Having partly dismembered the donated Flying Scot, "Red Stripe," TwoBeers discovered that the boat suffered the classic signature of fiberglass age: not just dulling of the gelcoat and wear-and-tear crazing, but more serious structural issues.
Moisture had made its insidious way into the balsa core of the boat. The telling detail? After he removed hardware from the area, TwoBeers saw water welling up in screw-holes.
There are two methods for removing water in these situations: either vacuum the moisture out using a Rube Goldberg-esque contraption with a shop-vac and Visqueen, or remove the damaged core surgically.
Naturally, the Sawzall was called back into play. And with a little help from Uncle Markie (Tribe name: Ensign RumDOWN, pronounced with a decided note of panic.), Frankenscot now sports a newly grafted-on floor section.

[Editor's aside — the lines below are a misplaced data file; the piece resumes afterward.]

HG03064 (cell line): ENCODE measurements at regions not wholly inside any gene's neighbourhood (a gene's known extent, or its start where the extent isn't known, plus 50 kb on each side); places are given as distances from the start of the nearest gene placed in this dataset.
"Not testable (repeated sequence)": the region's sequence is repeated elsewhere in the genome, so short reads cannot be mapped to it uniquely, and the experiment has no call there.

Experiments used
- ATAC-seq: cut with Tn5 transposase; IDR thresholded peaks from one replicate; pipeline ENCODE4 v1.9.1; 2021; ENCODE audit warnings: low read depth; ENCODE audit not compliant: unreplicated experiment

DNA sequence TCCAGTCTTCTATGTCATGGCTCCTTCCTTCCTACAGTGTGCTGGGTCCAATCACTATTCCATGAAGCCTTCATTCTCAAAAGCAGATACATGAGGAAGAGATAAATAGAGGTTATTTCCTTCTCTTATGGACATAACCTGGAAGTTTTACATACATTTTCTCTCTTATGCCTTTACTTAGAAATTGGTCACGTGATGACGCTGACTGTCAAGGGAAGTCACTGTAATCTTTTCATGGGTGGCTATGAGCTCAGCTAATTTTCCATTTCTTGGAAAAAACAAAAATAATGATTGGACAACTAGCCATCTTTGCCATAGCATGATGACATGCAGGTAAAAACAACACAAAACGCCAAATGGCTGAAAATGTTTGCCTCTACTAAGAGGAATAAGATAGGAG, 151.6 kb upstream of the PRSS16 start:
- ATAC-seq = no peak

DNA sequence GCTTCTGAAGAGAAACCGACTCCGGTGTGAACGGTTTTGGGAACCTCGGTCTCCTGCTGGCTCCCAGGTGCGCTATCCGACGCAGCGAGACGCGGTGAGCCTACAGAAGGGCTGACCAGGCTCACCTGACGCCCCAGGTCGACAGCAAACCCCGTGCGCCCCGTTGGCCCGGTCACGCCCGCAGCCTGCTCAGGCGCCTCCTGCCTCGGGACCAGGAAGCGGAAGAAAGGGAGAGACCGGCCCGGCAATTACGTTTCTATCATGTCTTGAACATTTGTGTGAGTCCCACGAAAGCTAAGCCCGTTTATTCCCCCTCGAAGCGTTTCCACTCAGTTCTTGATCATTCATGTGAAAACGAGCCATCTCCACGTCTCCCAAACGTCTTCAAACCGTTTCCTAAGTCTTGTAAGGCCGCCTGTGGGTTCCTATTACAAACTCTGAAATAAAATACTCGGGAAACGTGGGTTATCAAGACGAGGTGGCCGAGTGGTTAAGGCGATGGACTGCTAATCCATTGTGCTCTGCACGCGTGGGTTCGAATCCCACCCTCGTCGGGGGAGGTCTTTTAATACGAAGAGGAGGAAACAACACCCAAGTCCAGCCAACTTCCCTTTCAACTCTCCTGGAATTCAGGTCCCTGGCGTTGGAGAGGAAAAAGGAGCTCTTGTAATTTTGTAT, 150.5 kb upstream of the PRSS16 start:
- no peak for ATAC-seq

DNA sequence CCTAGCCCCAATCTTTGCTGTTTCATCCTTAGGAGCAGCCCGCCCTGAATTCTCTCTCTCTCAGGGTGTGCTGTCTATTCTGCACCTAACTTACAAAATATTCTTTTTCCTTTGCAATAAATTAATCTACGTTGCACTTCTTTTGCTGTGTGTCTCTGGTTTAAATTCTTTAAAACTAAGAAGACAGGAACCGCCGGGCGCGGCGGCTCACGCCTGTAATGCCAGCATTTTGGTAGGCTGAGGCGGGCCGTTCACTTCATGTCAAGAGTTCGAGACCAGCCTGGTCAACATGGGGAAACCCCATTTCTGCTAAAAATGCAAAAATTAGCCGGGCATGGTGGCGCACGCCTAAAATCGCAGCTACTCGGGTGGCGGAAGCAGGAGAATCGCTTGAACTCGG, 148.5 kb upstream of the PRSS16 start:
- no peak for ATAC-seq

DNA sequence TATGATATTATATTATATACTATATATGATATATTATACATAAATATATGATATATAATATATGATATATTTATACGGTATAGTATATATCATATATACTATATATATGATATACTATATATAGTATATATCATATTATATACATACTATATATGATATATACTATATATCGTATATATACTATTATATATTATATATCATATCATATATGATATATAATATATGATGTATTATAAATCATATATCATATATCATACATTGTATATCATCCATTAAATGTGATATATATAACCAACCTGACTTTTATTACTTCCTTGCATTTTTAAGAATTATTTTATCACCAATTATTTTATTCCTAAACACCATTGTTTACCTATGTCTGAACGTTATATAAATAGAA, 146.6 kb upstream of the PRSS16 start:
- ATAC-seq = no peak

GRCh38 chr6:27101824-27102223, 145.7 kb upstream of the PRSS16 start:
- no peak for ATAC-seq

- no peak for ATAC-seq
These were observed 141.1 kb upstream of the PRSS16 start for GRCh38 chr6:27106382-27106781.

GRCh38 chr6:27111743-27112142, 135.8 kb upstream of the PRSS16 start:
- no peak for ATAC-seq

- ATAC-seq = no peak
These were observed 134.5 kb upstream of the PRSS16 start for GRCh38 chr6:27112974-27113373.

While an inner mad scientist is probably needed for this kind of project, it's important to give credit where Promethean sparks fly: A modified Flying Scot over in Texas (Hello White Lake!) called "Turbo Pig" has plowed the way -- the YouTube video below shows how the souped-up Flying Scot really scoots in a breeze:
July 1, 2013.
This just in: Rick Tears over in Texas sent a handful of photos of the Turbo Pig. This project, engineered and designed by Richard Wade, added a masthead spinnaker, subtracted decking, and added a foil rudder and a carbon bowsprit. Hey, that sounds smart!
Photos below credit Rick Tears:
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